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Although the opinion nowhere guaranteed that this compromise was not also going to prove to be a religious burden, Alito said it “achieves all of the government’s aims while providing greater respect for religious liberty.” Again, you would be forgiven for reading that to mean, as we briefly did, that the form implicitly did not burden religious liberty, even though the court did not directly decide the question. Or for expecting that the array of challenges pending in the lower courts (122 at last count) by nonprofits claiming that signing the opt-out form violates their religious liberty, might now be resolved in favor of the government. Days later, the respect it afforded religious liberty is not enough. The new unsigned opinion in Wheaton suggests that the fix to Monday’s problem—signing a form—is now a religious burden. At this rate, by next Tuesday the court will have decided that religious objectors can more readily opt out by way of a Bat Signal to HHS. Which said workaround, in turn, will soon be found to offend religious freedom.

Justice Sotomayor, in Thursday’s dissent, identified the fatal flaw of the majority opinion in Hobby Lobby. “Let me be absolutely clear,” she wrote, “I do not doubt that Wheaton genuinely believes that signing the self-certification form is contrary to its religious beliefs. But thinking one’s religious beliefs are substantially burdened—no matter how sincere or genuine that belief may be—does not make it so.” She also pointed out, in case anyone seeks to argue that the extension of the Hobby Lobby arguments to the not-for-profit claims was as “narrow” as the decision in Hobby Lobby was purported to be: “Today’s injunction thus risks depriving hundreds of Wheaton’s employees and students of their legal entitlement to contraceptive coverage. In addition, because Wheaton is materially indistinguishable from other nonprofits that object to the Government’s accommodation,” she goes on to add, “the issuance of an injunction in this case will presumably entitle hundreds or thousands of other objectors to the same remedy.”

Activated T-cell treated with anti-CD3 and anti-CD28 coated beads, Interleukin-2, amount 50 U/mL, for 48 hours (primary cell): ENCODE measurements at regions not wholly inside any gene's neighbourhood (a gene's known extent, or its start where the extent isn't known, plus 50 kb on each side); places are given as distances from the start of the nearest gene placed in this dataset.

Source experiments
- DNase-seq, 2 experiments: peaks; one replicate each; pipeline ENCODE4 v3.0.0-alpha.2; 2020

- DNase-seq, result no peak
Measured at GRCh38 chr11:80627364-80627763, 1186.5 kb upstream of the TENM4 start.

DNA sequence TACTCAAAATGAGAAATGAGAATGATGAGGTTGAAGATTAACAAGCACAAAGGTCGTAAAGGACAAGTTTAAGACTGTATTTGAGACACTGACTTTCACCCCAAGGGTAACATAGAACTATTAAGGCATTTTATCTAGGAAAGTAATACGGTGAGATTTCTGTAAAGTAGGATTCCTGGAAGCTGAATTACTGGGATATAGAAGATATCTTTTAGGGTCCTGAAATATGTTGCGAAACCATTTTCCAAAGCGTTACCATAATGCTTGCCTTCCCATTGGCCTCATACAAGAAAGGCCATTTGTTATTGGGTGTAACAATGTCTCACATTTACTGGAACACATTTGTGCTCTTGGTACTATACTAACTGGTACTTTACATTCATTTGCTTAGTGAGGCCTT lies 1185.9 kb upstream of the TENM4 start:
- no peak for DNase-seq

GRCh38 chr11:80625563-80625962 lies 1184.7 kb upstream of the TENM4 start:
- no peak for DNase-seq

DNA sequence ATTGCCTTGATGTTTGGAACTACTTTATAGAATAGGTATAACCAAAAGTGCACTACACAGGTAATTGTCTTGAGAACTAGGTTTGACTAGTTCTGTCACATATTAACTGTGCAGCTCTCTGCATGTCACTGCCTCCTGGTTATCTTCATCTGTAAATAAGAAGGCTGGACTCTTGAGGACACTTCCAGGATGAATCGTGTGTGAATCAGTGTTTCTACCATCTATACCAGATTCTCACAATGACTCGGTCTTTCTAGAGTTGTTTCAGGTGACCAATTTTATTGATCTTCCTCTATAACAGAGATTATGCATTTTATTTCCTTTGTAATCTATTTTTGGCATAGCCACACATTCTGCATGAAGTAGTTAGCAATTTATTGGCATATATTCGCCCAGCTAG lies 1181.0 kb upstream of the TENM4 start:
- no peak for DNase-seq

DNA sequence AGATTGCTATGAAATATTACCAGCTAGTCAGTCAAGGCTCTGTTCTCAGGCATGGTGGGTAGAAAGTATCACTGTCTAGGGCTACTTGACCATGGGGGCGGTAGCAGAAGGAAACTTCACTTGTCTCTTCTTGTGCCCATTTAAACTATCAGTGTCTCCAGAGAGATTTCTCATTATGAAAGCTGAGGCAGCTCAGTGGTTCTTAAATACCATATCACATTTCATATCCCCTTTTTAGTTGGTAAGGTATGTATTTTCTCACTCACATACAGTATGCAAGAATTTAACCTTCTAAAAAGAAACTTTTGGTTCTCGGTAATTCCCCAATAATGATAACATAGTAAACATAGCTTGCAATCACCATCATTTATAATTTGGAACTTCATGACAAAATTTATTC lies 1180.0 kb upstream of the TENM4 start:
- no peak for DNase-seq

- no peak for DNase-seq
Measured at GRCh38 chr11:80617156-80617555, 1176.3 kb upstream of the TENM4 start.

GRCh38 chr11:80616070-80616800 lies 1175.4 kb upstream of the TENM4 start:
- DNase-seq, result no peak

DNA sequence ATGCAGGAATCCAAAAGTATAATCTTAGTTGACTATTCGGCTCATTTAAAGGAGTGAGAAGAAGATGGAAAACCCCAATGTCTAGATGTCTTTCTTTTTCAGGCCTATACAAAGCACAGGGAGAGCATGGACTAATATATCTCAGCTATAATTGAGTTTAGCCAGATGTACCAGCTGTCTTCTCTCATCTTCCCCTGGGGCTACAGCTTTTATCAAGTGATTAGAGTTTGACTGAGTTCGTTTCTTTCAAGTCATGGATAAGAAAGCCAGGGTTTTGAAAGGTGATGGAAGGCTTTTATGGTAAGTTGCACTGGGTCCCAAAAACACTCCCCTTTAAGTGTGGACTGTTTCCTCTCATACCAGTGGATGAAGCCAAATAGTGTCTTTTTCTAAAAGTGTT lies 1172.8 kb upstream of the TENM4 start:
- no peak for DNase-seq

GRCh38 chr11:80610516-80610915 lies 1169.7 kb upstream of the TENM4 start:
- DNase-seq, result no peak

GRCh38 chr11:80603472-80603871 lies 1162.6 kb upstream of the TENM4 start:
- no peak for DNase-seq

Not everyone was fooled by the majority’s promise that the decision in Hobby Lobby was narrow. But the speed with which the court has loosened the dam on this is stunning. While the court has told us that we are not allowed to question the sincerity of corporations’ professed religious beliefs, we remain free to question the sincerity of the court’s pinky promise that the Hobby Lobby decision would have a limited scope. At the end of this term, many people sighed a breath of relief that the outcome of Hobby Lobby was not as bad as we’d feared. It will be. The only thing turtlelike about the court’s behavior in Hobby Lobby was that an impenetrable shell protects it from the consequences of what it has just done.

Dahlia Lithwick writes about the courts and the law for Slate

Sonja West is an associate professor at the University of Georgia School of Law.